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Imagine the Chaos If the PCAOB Starts Naming and Shaming Audit Deficiency Clients

Business concept illustration of a businessman being pointed by giant fingers

In its desperate quest to appear as though it does something of value to capital markets, the PCAOB is considering putting company names to inspection report deficiencies according to a recent story by Wall Street Journal. Currently, the PCAOB refers to clients as Issuer A, B, C etc. and includes only the client’s industry. Here’s an example from KPMG’s sketchy 2022 PCAOB inspection report:

A Part IA deficiency like the one in the screenshot above is of such significance that the PCAOB believes the firm had not obtained sufficient appropriate audit evidence to support its opinion on the issuer’s financial statements and/or ICFR at the time it issued its audit report. “In other words, the reported deficiencies had to be so serious that, in our view, the audit firm could not provide reasonable assurance that the financial statements were free from material misstatement due to error or fraud,” explained former board member J. Robert Brown Jr. (that’s a mouthful) in this 2020 speech “Seeing Through the Regulatory Looking Glass: PCAOB Inspection Reports.”

So you can imagine the comments that will pour in from companies if this idea gains any traction. And you thought NOCLAR was controversial.

The idea:

America’s auditing regulator is exploring whether it should reveal the names of companies that received deficient audits of their financial information as part of its inspection reports, a hot-button issue that in the past was weighed but not acted on.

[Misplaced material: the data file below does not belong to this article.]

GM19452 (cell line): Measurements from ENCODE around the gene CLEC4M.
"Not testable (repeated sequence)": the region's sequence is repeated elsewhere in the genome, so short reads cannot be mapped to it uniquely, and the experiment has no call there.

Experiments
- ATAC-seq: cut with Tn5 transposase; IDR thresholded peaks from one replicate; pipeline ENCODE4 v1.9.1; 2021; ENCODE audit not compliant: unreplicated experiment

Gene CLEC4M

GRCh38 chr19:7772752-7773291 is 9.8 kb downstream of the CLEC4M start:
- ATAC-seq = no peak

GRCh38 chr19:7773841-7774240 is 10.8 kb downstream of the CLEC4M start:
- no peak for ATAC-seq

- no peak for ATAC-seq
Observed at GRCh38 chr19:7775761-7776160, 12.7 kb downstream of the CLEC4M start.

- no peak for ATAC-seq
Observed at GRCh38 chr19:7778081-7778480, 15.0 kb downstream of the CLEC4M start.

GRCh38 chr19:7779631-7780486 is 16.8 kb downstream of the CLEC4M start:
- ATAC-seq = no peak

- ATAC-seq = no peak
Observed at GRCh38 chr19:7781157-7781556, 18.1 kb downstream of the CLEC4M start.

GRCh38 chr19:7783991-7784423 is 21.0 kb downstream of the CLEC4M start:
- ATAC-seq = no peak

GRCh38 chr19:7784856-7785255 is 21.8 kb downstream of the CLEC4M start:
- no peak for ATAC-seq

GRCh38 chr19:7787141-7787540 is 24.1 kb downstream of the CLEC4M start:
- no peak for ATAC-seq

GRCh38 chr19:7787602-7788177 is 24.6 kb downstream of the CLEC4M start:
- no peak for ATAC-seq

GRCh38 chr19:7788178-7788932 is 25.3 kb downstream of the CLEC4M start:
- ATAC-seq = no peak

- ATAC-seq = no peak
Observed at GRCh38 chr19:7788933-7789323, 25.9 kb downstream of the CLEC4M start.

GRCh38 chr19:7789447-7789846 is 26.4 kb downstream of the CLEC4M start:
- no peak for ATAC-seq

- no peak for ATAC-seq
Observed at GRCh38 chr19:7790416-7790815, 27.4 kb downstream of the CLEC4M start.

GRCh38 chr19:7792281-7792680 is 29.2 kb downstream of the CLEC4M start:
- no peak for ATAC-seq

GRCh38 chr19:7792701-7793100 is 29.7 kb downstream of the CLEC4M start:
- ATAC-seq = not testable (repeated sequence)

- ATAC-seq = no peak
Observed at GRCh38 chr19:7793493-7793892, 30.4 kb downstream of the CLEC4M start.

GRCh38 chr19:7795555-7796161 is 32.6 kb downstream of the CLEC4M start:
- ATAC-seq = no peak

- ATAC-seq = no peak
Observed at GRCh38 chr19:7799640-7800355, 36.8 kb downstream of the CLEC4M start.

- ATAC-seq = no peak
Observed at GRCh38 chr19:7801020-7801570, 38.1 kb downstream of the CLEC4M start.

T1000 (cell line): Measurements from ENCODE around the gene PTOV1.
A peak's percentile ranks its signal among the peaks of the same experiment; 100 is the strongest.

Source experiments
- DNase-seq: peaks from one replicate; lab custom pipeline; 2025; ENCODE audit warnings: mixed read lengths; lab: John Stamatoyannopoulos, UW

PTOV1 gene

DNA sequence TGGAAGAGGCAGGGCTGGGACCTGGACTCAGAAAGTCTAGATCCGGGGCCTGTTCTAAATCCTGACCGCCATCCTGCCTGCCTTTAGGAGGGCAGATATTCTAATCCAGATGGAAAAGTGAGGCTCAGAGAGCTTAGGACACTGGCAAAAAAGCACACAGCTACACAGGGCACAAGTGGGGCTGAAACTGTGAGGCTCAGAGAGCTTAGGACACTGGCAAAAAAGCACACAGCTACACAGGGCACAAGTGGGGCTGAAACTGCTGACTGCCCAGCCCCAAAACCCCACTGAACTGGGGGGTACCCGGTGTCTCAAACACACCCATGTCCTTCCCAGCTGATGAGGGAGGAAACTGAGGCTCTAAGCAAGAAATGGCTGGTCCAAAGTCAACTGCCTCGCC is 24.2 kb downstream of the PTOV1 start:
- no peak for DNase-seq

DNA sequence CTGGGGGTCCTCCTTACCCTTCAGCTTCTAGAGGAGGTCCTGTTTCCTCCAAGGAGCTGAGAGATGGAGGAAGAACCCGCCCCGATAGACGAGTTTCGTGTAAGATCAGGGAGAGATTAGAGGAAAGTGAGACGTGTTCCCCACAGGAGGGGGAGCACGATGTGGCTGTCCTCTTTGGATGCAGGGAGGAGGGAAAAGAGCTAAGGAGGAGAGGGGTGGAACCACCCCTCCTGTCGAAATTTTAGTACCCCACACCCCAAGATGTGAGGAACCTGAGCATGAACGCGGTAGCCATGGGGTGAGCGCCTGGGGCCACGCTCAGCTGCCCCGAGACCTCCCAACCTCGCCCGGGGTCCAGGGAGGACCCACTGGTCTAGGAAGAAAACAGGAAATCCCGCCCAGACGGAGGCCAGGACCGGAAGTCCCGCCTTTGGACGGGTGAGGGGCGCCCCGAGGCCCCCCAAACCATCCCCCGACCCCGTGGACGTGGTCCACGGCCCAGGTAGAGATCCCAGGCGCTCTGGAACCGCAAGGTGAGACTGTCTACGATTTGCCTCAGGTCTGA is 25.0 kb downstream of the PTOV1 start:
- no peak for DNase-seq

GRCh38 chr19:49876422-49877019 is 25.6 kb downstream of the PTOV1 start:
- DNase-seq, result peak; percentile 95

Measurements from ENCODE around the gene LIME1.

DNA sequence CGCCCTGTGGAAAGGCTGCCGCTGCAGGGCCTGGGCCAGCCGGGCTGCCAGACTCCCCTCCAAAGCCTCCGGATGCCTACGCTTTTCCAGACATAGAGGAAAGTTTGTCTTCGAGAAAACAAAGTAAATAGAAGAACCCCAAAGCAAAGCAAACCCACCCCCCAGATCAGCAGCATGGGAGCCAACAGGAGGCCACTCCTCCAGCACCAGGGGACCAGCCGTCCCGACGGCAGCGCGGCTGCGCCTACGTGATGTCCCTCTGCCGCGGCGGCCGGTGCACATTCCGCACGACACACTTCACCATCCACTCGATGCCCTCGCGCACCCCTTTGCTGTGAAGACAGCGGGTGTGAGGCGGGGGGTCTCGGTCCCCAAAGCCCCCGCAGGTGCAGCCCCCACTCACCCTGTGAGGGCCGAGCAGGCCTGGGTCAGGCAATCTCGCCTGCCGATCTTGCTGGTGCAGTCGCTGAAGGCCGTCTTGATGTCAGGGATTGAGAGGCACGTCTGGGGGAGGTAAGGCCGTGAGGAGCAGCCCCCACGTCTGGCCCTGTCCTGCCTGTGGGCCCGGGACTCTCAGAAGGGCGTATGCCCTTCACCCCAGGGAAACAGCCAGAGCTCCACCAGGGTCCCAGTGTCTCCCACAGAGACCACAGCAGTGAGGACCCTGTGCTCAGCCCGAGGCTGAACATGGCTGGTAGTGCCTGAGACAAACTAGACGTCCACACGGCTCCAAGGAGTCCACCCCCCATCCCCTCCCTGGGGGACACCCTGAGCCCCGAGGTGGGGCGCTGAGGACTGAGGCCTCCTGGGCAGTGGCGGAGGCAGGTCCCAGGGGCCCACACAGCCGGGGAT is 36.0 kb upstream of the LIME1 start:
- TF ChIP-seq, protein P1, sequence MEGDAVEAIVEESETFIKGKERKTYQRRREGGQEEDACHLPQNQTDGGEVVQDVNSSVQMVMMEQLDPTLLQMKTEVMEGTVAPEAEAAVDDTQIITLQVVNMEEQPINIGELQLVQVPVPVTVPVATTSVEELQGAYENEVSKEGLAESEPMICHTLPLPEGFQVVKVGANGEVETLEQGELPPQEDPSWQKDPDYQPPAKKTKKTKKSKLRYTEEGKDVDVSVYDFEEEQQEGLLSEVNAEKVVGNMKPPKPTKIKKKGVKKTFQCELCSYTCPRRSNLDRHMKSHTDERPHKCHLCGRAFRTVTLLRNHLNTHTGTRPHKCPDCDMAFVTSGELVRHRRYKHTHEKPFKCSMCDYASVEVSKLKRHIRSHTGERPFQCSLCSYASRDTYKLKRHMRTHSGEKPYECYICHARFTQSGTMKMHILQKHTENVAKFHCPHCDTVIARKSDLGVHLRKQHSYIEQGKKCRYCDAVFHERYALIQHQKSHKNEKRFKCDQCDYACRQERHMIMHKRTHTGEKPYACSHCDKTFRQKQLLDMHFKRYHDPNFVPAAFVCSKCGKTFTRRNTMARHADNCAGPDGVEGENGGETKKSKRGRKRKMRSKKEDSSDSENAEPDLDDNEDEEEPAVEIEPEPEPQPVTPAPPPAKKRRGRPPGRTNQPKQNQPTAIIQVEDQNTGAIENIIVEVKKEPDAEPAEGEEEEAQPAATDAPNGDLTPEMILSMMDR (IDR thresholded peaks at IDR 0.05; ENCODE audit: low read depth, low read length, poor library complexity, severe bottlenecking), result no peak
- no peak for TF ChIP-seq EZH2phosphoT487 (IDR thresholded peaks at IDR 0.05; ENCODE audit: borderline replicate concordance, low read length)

“That’s an issue that we have definitely heard, and it’s under consideration,” Public Company Accounting Oversight Board Chair Erica Williams told The Wall Street Journal, referring to investor feedback. “There have been previous boards that have focused on that issue, and so we’re looking at the work that they’ve done there.”

PCAOB staff are looking into this issue as it has for years under previous boards, Williams said. No formal consideration is under way, meaning the staff could recommend the issue be added to the agenda or drafted as a proposal for the board to vote on, but hasn’t yet, she said.

“Like every issue that comes to us, we take a look at it and take it under consideration,” Williams said. “This issue, which is a longstanding one, is one that the staff is still taking into consideration.”

Regulator Explores Naming Companies Tied to Auditing Deficiencies Amid Investor Pushback,” Wall Street Journal May 6, 2024

As it stands, the PCAOB doesn’t require firms to disclose to the client if an audit is up for inspection but the PCAOB inspectors sniffing around the audit committee usually gives it away. Clients don’t know if deficiencies were found unless the firm chooses to disclose this to the client.

From PCAOB Release No. 2012-003, Information For Audit Committees About the PCAOB Inspection Process [PDF]: